College Cost Calculators: Getting Wildly Different Answers

Have you tried out any college cost calculators yet?

If you haven’t, I’d urge to to get started. I experimented with some net price calculators recently and I wanted to share my experience.

The purpose of these so-called net price calculators is to help you determine how much a college is going to cost your family by generating a personalized estimate. These calculators are going to be revolutionary because for the first time teenagers and their parents can form a good idea of ow much a school will cost before they ever apply. You can learn more about net price calculators in my previous college blog posts:

A New Way to Add Up the Cost of College

College Cost Calculators: Are They Accurate?

Schools aren’t required to post their calculators on their websites until Oct. 29, but some have already installed them. I tried out three of the cost calculators that I found on the College Board, which is one of the higher-ed players which are creating these tools.

The first calculator I tried belonged to Claremont McKenna College, a liberal arts school in Claremont, CA.  Here are some of the figures that I plugged in for a hypothetical family with one college-bound teen and another younger child in high school.

  • Parents’ income: $125,000
  • Cash/checking: $25,000
  • Home equity: $150,000
  • Non-retirement assets: $50,000
  • Itemized deductions: $18,000
  • Latest year’s contributions to 401(k) plans: $8,000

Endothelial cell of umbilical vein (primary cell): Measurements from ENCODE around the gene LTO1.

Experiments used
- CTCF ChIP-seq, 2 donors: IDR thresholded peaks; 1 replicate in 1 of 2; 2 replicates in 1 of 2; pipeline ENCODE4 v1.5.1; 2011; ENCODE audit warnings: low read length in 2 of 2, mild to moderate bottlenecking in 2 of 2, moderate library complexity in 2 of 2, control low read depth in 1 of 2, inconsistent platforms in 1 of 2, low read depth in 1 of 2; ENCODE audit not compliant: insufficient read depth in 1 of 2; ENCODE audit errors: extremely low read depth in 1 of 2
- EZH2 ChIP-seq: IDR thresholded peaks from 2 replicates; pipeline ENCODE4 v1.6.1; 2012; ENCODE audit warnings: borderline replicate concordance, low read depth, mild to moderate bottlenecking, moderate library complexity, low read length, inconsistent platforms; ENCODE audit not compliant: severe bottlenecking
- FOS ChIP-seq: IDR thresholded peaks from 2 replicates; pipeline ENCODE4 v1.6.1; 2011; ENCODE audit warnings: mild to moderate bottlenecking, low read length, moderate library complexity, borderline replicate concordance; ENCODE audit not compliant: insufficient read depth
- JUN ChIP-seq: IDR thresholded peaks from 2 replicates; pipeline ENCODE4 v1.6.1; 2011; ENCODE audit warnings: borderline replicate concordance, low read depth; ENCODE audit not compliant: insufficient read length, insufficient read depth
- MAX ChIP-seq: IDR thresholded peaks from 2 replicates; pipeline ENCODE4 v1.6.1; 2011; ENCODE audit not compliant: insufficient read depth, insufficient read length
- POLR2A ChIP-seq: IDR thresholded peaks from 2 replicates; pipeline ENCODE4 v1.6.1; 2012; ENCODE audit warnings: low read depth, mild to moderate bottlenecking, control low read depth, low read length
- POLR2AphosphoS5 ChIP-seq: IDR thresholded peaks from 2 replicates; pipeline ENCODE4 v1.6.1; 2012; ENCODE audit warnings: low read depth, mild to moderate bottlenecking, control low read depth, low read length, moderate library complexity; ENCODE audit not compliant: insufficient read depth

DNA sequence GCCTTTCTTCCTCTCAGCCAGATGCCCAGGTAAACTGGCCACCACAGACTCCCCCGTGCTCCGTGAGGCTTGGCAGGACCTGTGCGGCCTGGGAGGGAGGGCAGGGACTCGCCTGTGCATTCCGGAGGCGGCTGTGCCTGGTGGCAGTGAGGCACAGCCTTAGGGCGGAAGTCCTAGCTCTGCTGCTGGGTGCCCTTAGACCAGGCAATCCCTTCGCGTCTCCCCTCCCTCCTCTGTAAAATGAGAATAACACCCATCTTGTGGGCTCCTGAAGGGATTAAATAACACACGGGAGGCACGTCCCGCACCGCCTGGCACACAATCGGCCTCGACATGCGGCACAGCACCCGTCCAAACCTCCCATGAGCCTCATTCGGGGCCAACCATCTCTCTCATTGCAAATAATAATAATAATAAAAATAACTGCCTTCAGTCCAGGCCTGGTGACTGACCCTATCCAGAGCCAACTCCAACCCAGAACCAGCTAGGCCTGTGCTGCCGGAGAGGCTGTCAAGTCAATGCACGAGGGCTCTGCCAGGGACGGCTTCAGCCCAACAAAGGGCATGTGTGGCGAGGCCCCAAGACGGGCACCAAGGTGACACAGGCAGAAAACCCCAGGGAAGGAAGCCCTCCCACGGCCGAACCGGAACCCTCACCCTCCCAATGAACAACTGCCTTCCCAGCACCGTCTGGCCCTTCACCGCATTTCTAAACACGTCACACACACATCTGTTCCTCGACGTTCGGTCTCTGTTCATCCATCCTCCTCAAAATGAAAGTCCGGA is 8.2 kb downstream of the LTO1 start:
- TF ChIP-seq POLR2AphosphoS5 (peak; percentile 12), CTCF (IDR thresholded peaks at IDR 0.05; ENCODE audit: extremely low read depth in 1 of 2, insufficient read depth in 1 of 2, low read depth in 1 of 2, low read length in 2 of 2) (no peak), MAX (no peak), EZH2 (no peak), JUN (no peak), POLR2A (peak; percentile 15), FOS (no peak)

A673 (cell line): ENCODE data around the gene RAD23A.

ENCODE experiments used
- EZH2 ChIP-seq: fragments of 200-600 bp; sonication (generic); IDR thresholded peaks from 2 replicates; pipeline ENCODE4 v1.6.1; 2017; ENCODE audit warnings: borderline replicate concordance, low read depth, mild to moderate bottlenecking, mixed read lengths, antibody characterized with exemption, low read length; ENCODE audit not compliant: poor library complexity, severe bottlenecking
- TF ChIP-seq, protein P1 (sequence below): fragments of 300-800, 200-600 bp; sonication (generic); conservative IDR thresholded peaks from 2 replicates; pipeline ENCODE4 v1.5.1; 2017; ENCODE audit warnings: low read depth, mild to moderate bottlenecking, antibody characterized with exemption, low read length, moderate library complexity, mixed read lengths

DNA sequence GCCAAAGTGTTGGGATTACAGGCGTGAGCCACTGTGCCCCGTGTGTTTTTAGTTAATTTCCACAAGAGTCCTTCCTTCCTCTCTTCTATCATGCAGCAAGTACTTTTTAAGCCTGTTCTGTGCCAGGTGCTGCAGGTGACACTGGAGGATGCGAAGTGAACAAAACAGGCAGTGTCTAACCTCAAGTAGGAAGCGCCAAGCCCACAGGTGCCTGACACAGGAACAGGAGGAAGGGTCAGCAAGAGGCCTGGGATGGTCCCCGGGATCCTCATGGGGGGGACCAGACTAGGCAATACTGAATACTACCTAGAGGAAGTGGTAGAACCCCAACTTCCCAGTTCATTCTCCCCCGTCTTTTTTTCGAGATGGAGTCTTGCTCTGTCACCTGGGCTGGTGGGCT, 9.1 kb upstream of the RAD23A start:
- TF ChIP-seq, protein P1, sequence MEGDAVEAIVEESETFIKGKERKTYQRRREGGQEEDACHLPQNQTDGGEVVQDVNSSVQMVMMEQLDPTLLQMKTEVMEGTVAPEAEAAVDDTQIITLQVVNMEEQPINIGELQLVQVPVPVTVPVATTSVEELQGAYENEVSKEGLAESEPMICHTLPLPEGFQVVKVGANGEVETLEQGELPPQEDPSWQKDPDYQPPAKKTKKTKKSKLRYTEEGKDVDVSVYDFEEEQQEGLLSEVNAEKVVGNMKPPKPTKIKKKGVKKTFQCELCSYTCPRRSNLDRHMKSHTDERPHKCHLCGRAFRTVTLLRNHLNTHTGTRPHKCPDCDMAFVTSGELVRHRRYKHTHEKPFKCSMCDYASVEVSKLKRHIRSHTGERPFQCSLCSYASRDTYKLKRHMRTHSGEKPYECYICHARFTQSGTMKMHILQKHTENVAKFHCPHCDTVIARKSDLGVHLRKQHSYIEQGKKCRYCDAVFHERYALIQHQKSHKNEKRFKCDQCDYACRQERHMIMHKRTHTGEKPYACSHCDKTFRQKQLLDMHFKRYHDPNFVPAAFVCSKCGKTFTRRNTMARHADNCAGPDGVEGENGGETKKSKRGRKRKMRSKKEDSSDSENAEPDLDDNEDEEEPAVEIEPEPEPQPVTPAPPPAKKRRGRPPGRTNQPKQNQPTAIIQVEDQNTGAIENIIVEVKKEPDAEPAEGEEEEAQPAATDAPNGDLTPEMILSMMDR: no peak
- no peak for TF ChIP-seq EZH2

Claremont McKenna College

The calculator estimated that this family would receive $27,721 in grant (free money) assistance from Claremont McKenna. I think many families making $125,000 with decent home equity are going to assume they wouldn’t get any need-based financial aid, but the calculator clearly shows that this isn’t true in this case. Claremont McKenna has a excellent financial aid policy so this family would not receive this much assistance at most colleges.

Syracuse University

I used the same hypothetical family with the same finances for Syracuse University and look at the results:

When you look at Syracuse University’s estimate, the family would receive $14,600 for the student’s freshman year. Clearly this school isn’t as generous as Clarement McKenna.

New York Film Academy

For my last example, I used the same numbers for my hypothetical couple for  New York Film Academy, which costs a little bit more than Claremont McKenna.  The difference in awards is stunning.

Remarkably, New York Film Academy would not give this family any money at all! The school did insert a $5,500 federal loan in the financial package. Big deal.

Bottom Line:

Using just three calculators for my imaginary family, I obtained three very different answers. I hope this convinces you that you need to take advantage of the net price calculators before applying to any colleges or universities.

Lynn O’Shaughnessy is the author of  Shrinking the Cost of College workbook.  She also writes a college blog for  CBSMoneyWatch and US News. Follow her on Twitter.

More on The College Solution:

Attending Expensive East Coast Universities

Is That Flagship Worth the Price?

10 Great Ways to Shrink the Cost of College

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3 Responses to College Cost Calculators: Getting Wildly Different Answers

  1. Ann Rivera September 13, 2011 at 5:19 pm #

    It’s no mystery why the NY Film Academy gave no money – it’s a “for profit” school. These schools almost never give out grants or scholarships.

    • Lynn O'Shaughnessy September 13, 2011 at 5:32 pm #

      You’re right Ann. For-profit schools don’t provide scholarships but I think too many people don’t understand this and don’t know how to tell the difference between a nonprofit and a for-profit school.

      Lynn O’Shaughnessy

  2. Carita Del Valle September 12, 2011 at 4:45 pm #

    Thank you Lynn for giving such a great visual! I give it to as many families as I can since it clearly debunks financial aid myths they keep holding onto!

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